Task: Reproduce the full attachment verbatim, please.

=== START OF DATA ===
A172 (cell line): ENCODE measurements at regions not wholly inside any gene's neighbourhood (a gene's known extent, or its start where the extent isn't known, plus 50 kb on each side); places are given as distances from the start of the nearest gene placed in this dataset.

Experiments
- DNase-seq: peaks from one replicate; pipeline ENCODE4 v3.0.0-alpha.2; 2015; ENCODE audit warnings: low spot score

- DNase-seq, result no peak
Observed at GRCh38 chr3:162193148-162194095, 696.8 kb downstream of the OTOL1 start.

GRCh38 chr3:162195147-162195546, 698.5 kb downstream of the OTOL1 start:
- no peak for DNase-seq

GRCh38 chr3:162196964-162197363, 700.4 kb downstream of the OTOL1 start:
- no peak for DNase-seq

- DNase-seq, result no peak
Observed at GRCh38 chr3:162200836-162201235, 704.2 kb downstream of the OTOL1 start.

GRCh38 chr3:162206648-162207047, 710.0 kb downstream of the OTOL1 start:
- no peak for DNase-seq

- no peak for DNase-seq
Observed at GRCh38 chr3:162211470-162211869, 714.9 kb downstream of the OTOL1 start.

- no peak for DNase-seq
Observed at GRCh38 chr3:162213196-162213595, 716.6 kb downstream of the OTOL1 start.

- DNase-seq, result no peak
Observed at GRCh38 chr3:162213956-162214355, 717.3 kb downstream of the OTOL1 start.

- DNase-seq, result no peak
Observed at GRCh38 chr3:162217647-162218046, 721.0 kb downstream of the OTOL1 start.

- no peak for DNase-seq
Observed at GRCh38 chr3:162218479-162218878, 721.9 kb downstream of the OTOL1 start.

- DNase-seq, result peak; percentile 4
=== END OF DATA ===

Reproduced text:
A172 (cell line): ENCODE measurements at regions not wholly inside any gene's neighbourhood (a gene's known extent, or its start where the extent isn't known, plus 50 kb on each side); places are given as distances from the start of the nearest gene placed in this dataset.

Experiments
- DNase-seq: peaks from one replicate; pipeline ENCODE4 v3.0.0-alpha.2; 2015; ENCODE audit warnings: low spot score

- DNase-seq, result no peak
Observed at GRCh38 chr3:162193148-162194095, 696.8 kb downstream of the OTOL1 start.

GRCh38 chr3:162195147-162195546, 698.5 kb downstream of the OTOL1 start:
- no peak for DNase-seq

GRCh38 chr3:162196964-162197363, 700.4 kb downstream of the OTOL1 start:
- no peak for DNase-seq

- DNase-seq, result no peak
Observed at GRCh38 chr3:162200836-162201235, 704.2 kb downstream of the OTOL1 start.

GRCh38 chr3:162206648-162207047, 710.0 kb downstream of the OTOL1 start:
- no peak for DNase-seq

- no peak for DNase-seq
Observed at GRCh38 chr3:162211470-162211869, 714.9 kb downstream of the OTOL1 start.

- no peak for DNase-seq
Observed at GRCh38 chr3:162213196-162213595, 716.6 kb downstream of the OTOL1 start.

- DNase-seq, result no peak
Observed at GRCh38 chr3:162213956-162214355, 717.3 kb downstream of the OTOL1 start.

- DNase-seq, result no peak
Observed at GRCh38 chr3:162217647-162218046, 721.0 kb downstream of the OTOL1 start.

- no peak for DNase-seq
Observed at GRCh38 chr3:162218479-162218878, 721.9 kb downstream of the OTOL1 start.

- DNase-seq, result peak; percentile 4